Last updated on September 25, 2023

Azami, Lady of Scrolls - Illustration by Ittoku

Azami, Lady of Scrolls | Illustration by Ittoku

Blue is easily the best color in Magic. You have the best permission, the best card draw, and some of the best planeswalkers in the game. There’s a reason almost all the best cEDH decks play blue: it’s cracked.

Blue also has plenty to offer lower-powered tables. It’s got a host of powerful commanders that include some niche archetypal build-around cards, like flying and targeting your own spells. Blue also has powerful threats that can keep up with the best players in your playgroup.

Today, I’m ranking the 50 best mono-blue commanders!

Table of Contents show

What Are Blue Commanders in MTG?

Urza, Lord High Artificer - Illustration by Grzegorz Rutkowski

Urza, Lord High Artificer | Illustration by Grzegorz Rutkowski

Blue commanders are legendary creature cards with blue as a part of their color identity. This includes mono-blue commanders like Urza, Lord High Artificer as well as multicolored commanders like Niv-Mizzet, Parun or Niv-Mizzet Reborn.

This article focuses on mono-blue commanders without other colors. Adding other colors makes decks stronger because it accounts for the weaknesses of each color and diversifies the tools at your disposal. This list would overrun with multicolored commanders, and I wanted to use this to highlight what blue can do as a stand-alone color.

I’m looking for two things in this ranking: power, and uniqueness. Of course, you want strong commanders, but going for commanders with unique strategies is one of the most interesting choices you can make in Commander. Playing mono-color allows you to build around a unique expression of that color’s mechanics and strengths.

#50. Sun Quan, Lord of Wu

Sun Quan, Lord of Wu

Horsemanship is basically flying, except nobody plays cards with horsemanship in Commander. Sun Quan, Lord of Wu practically says your entire team is unblockable. It’s an interesting option for an aggressive mono-blue commander that wants to play to the board, which isn’t what blue typically does.

That said, six mana for a 4/4 with so little text is expensive and could easily get blown out by a removal spell.

#49. Thyrx, the Sudden Storm

Thryx, the Sudden Storm

Thyrx, the Sudden Storm gives blue a ramp option in the command zone. At least, for your biggest spells.

Thyrx could be an interesting build-around, but it’s a bit weak. Only reducing the cost of your spells by isn’t a super significant mana advantage, especially since it’s so restrictive. It could be a commander for an X spell deck.

#48. Katsumasa, the Animator

Katsumasa, the Animator

Turning noncreature artifacts into creatures is a surefire way for an artifact-based deck to win the game, and Katsumasa, the Animator lets you repeatedly turn noncreature artifacts into creatures and buff them every turn.

This could be a great commander for mono-blue vehicles. The main drawback is that it’s a costly, repeated mana investment to animate your artifacts each turn, though you can dodge sorcery-speed interaction on your threats.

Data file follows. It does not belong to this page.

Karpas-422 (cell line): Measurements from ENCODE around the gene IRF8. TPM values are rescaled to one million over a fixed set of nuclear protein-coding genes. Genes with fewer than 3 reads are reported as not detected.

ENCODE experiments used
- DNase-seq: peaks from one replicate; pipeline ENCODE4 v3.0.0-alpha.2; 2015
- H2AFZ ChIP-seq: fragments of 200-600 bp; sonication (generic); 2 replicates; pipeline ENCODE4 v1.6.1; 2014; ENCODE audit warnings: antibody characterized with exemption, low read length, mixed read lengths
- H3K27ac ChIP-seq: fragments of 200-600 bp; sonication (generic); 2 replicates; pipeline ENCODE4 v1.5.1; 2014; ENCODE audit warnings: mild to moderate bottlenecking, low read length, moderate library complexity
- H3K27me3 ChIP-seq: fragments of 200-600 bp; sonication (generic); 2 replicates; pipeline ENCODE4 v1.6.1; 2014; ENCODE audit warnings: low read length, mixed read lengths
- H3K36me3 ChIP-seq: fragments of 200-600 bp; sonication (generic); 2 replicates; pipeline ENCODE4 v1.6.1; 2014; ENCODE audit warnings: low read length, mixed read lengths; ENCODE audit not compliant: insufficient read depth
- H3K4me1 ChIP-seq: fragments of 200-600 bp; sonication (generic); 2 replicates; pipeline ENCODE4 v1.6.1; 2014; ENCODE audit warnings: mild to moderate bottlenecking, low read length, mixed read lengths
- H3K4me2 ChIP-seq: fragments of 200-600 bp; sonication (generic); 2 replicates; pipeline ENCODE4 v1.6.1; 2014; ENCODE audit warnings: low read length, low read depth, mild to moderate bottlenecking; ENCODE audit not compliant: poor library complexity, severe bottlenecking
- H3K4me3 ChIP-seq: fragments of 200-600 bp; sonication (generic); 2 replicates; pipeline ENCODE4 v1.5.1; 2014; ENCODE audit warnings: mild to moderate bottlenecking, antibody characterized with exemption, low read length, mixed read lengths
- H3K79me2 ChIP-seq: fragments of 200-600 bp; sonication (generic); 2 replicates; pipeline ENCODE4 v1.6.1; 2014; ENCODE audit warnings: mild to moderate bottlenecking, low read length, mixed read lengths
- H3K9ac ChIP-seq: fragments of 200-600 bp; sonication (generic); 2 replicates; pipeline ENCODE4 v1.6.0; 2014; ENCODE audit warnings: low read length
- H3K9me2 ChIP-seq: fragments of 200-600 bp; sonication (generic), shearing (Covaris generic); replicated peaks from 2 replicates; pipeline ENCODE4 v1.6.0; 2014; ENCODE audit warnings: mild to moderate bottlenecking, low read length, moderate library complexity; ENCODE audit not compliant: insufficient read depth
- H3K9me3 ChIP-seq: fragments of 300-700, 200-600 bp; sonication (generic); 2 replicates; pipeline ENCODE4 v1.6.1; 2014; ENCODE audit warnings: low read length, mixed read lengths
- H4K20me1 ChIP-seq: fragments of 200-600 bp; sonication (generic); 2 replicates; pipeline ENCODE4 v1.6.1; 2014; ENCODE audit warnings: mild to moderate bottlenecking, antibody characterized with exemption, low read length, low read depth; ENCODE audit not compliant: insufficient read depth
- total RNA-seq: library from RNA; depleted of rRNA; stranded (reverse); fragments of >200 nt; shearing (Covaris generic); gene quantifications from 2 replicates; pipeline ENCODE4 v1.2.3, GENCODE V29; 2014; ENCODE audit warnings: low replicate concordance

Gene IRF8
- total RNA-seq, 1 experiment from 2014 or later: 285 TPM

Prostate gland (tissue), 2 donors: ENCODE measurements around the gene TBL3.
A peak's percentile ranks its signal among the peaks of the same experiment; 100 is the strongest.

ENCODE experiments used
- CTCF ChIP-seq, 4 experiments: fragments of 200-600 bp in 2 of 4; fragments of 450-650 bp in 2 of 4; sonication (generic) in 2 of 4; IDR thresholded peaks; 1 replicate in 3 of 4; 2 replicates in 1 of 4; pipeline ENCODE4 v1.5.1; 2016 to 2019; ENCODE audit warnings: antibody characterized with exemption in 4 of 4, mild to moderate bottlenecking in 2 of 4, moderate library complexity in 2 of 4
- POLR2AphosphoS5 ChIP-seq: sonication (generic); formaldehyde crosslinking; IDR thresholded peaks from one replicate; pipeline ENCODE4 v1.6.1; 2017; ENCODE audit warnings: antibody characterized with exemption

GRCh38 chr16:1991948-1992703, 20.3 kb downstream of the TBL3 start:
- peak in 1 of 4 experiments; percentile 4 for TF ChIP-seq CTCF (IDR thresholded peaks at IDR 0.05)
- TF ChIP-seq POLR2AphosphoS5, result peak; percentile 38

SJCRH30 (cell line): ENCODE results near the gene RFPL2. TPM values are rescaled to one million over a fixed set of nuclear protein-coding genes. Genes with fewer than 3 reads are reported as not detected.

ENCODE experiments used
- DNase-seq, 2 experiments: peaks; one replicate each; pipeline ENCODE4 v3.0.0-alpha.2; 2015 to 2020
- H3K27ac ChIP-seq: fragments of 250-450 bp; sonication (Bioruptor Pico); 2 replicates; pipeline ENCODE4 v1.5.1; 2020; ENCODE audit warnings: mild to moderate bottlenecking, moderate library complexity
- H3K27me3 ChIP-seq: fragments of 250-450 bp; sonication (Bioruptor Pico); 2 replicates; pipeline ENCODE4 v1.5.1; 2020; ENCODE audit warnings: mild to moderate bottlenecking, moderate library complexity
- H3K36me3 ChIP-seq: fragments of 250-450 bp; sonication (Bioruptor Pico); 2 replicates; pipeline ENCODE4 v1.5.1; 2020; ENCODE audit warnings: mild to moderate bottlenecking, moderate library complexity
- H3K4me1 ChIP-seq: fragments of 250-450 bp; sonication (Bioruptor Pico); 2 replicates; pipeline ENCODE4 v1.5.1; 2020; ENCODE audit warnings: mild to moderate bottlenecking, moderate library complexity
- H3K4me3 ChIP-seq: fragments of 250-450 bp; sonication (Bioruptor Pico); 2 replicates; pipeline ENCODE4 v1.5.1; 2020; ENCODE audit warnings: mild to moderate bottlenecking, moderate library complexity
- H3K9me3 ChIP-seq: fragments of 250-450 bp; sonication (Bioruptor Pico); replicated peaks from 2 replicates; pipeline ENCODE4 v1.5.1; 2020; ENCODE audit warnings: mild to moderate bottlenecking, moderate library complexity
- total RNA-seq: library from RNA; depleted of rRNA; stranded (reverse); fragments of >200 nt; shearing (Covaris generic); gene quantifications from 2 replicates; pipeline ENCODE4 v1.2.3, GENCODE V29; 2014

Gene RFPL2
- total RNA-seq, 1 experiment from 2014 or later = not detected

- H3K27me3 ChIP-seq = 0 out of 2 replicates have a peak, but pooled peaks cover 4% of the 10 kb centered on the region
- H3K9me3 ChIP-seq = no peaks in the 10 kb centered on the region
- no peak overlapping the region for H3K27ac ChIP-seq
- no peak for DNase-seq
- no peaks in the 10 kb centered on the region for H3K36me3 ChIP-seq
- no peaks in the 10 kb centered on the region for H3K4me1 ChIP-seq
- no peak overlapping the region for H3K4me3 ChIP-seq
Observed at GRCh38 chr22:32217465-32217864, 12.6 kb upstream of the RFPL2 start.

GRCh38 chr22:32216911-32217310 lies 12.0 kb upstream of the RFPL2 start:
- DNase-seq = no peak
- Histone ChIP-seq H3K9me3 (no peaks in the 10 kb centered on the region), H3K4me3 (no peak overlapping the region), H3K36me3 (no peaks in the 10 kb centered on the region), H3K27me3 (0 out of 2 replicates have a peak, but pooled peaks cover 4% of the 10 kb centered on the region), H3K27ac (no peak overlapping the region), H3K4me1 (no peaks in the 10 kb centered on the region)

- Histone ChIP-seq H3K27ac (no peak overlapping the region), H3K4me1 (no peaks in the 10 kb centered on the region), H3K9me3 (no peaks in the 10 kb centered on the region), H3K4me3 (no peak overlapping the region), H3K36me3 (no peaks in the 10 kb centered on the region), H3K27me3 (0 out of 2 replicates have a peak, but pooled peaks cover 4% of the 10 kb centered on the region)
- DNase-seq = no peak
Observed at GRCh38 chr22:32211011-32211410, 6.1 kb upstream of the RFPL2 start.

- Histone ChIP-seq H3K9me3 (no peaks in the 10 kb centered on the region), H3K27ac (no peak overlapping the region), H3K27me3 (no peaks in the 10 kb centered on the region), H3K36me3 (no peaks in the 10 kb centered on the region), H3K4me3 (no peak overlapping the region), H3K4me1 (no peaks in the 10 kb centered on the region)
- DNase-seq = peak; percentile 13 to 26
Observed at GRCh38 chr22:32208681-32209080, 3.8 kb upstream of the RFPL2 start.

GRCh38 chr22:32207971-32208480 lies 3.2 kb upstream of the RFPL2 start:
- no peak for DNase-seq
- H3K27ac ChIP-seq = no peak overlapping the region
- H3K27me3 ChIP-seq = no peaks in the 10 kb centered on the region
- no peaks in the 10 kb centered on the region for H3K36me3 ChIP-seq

#47. Kairi, the Swirling Sky

Kairi, the Swirling Sky

A 6-mana 6/6 with flying and evasion is nothing to sneeze at, but Kairi, the Swirling Sky doesn’t offer much more than stats. The biggest drawback to this commander is that it needs to die to get the value of its abilities, but Kairi is super costly, so killing it and casting it from the command zone time and again adds up.

That said, a massive threat that can draw a few cards or give you a nice tempo boost is an interesting card.

#46. Ormos, Archive Keeper

Ormos, Archive Keeper

Ormos, Archive Keeper is one of the more standout commanders on the list. It plays a sort of Voltron game, growing huge once your library is out of cards. It’s a bit fragile; if you’re out of cards in your library, one removal spell can kill you, and there are frankly better win conditions with an empty library. The second ability really makes this card; three mana to draw five is fantastic, especially in coordination with cards that want you to fill your graveyard. Ormos is altogether very niche but deeply interesting.

#45. Gadwick, the Wizened

Gadwick, the Wizened

Gadwick, the Wizened could be far higher on this list if it weren’t so slow. It scales incredibly well as you can draw a ton of cards in one go with it, but that also means taking a turn off. And you need another effect to keep all the cards you’re drawing. Tapping opposing permanents make it an interesting choice for an aggressive commander that fills your hand so you don’t run out of gas.

#44. Naban, Dean of Iteration

Naban, Dean of Iteration

The first tribal card on the list, Naban, Dean of Iteration is the epitome of niche but powerful. Doubling triggers is very strong, as commanders like Brago, King Eternal and Yarok, the Desecrated can attest. Naban is narrow enough that it’s not broken, though. You need to take some care and make deliberate choices to maximize this card’s potential. It’s interesting, but it’s ultimately not even the strongest wizard commander on the list.